While you may start choosing your preferred way among the three, practically none of them is the best way today. Simulators for mobile apps have been with us for over twenty years, and today, people have changed the way we used to install mobile apps on PC. In 2022, the best way is to use a cloud-based simulator that allows app installation, does not eat up your memory, and has a secure infrastructure. We shall see this option in detail later.
The need for an iPhone Simulator on Windows
Now, we have established quite a foundation for app simulators and their working on PCs. From this point on, we’ll focus on iPhone Simulators on Windows (Simulators installed on Windows using iPhone apps).
Once you know how a simulator works, there are no specific reasons why you should use it as an end-user. However, the following reasons can be applied across various professions, such as developers, testers, gamers, etc.
Access an app available just for iPhone
Most people use an iPhone simulator to access iPhone-specific applications. I have found that applications like Snapseed have fantastic photo editing features. In 2011, the application’s popularity spread by word of mouth among mobile devices. It was named Apple’s app of the year in 2011. People started using an iPhone simulator for Windows to edit photos since we all used Android devices at that time.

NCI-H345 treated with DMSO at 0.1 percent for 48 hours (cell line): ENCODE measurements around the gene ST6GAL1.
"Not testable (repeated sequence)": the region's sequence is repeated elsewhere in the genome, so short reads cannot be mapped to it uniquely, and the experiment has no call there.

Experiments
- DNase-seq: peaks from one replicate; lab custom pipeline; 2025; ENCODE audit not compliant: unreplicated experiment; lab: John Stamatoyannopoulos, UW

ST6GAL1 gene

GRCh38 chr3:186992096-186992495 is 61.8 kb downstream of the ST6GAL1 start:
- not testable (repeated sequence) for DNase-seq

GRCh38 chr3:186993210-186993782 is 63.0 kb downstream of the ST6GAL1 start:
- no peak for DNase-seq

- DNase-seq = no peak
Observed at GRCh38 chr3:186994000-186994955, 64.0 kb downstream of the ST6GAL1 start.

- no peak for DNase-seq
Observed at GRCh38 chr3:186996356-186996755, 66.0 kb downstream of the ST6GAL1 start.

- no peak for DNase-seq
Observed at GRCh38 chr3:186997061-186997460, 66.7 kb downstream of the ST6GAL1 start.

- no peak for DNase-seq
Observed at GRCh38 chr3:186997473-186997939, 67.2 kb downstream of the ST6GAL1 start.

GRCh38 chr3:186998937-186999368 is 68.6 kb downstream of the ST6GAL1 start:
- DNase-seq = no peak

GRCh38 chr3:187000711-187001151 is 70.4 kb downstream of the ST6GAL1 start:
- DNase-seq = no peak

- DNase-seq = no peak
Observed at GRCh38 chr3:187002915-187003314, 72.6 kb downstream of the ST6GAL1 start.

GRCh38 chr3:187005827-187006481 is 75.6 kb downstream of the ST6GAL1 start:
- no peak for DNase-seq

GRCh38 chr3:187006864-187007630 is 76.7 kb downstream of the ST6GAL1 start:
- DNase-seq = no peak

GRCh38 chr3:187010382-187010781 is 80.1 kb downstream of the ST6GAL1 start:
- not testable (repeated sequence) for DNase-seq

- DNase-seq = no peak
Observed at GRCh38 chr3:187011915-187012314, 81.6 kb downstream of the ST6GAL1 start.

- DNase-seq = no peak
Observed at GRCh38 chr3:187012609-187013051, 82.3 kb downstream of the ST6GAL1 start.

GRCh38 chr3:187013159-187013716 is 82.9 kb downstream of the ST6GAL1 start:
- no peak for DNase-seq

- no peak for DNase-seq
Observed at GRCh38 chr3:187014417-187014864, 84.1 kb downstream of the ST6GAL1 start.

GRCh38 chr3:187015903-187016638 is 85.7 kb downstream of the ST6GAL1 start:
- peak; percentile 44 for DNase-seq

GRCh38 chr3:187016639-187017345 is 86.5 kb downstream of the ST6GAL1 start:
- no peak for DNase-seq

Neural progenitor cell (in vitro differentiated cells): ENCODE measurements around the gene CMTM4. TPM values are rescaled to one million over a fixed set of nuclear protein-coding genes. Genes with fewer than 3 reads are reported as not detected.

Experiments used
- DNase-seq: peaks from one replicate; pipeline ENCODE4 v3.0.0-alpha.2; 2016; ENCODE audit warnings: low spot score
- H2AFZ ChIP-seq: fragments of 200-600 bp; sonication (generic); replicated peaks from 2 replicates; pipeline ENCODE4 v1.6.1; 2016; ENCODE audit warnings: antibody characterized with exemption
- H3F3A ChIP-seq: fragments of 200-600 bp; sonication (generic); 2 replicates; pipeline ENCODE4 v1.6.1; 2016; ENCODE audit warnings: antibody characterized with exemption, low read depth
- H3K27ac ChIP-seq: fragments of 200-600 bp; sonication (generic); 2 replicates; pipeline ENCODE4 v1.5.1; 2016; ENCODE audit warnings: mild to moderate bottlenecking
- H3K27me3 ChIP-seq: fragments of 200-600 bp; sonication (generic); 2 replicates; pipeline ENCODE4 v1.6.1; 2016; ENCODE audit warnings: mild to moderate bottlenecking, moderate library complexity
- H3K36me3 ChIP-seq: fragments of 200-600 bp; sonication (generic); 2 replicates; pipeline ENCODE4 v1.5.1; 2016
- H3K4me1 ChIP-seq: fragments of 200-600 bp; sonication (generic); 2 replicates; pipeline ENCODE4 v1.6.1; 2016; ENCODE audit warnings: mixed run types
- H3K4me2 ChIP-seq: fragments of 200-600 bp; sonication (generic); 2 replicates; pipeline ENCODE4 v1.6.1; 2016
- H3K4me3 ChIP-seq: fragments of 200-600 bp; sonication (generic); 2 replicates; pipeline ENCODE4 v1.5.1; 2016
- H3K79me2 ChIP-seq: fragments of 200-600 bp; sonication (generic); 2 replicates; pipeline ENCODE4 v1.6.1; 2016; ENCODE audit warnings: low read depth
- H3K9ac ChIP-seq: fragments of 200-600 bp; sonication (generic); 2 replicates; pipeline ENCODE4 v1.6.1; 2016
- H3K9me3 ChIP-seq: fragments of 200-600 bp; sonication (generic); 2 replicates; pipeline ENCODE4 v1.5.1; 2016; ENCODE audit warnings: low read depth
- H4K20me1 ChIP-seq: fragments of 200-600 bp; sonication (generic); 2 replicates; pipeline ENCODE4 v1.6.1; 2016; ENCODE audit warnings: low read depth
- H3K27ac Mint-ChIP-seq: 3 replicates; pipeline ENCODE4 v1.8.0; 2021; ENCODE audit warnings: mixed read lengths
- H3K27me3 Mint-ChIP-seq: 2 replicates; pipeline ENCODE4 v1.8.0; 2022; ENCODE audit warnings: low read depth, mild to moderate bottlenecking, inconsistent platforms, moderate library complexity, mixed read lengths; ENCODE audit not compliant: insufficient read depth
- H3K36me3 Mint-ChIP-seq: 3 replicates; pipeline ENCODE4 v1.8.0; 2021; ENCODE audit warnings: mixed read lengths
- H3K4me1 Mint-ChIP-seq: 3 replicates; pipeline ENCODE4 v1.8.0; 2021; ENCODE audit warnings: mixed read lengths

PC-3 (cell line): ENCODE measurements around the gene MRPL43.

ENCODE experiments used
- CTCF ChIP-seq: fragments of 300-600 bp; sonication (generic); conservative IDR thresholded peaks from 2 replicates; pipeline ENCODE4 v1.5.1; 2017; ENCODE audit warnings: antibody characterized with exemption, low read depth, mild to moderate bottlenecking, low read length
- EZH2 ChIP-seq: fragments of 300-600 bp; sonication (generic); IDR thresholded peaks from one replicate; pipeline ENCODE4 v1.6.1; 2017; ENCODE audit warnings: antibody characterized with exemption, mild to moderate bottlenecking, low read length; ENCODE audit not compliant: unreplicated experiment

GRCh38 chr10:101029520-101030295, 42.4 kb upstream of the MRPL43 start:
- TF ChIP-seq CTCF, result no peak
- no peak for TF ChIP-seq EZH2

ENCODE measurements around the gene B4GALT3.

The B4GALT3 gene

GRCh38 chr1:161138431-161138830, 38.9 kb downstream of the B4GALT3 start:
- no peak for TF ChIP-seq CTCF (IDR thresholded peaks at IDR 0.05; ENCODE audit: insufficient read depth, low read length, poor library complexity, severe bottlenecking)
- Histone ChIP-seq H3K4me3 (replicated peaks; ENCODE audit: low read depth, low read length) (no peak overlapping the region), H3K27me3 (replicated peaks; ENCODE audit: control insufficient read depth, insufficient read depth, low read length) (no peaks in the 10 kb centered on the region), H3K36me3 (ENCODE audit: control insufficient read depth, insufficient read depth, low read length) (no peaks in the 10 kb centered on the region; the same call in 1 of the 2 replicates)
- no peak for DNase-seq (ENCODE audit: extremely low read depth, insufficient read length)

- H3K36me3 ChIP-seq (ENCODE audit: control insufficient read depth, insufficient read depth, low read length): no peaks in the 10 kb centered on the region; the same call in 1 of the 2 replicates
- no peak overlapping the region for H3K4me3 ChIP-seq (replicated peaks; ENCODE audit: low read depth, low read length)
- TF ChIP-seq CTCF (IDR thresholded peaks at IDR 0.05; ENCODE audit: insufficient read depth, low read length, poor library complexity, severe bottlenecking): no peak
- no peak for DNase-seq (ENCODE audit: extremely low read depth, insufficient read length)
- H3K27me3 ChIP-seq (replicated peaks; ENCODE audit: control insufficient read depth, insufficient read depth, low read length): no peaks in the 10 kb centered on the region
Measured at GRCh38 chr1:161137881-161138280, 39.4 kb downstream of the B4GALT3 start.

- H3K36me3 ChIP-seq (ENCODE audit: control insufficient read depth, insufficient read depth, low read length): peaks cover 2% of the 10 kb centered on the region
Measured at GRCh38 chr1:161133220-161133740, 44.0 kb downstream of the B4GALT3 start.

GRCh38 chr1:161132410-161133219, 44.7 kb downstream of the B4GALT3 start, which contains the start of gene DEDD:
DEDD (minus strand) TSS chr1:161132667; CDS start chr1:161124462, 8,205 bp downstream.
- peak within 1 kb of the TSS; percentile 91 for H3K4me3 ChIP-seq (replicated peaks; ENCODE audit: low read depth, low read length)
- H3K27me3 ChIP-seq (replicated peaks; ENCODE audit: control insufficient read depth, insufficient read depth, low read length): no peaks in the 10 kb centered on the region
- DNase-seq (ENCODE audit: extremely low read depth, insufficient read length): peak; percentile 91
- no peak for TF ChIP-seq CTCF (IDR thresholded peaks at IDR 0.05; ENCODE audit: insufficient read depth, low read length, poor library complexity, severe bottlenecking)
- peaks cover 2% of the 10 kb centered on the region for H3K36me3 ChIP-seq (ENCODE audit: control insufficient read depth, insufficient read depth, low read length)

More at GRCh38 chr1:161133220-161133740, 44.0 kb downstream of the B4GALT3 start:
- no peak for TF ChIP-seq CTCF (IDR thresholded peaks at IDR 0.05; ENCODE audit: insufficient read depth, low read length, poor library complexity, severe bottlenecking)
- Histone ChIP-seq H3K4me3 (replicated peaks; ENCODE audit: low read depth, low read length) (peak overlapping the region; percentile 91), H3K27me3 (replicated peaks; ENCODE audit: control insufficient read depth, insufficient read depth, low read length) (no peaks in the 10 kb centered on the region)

Playing games on a bigger screen
Games are more than just applications running on our mobile devices. The users get emotionally attached to these games and spend hours breaking their top scores or beating their rivals. PUB-G, another popular game, experienced a similar level of competitiveness recently. For the same game, users began using simulators on their PCs to gain an advantage over their opponents. This prompted PUB-G to consider this for their next update.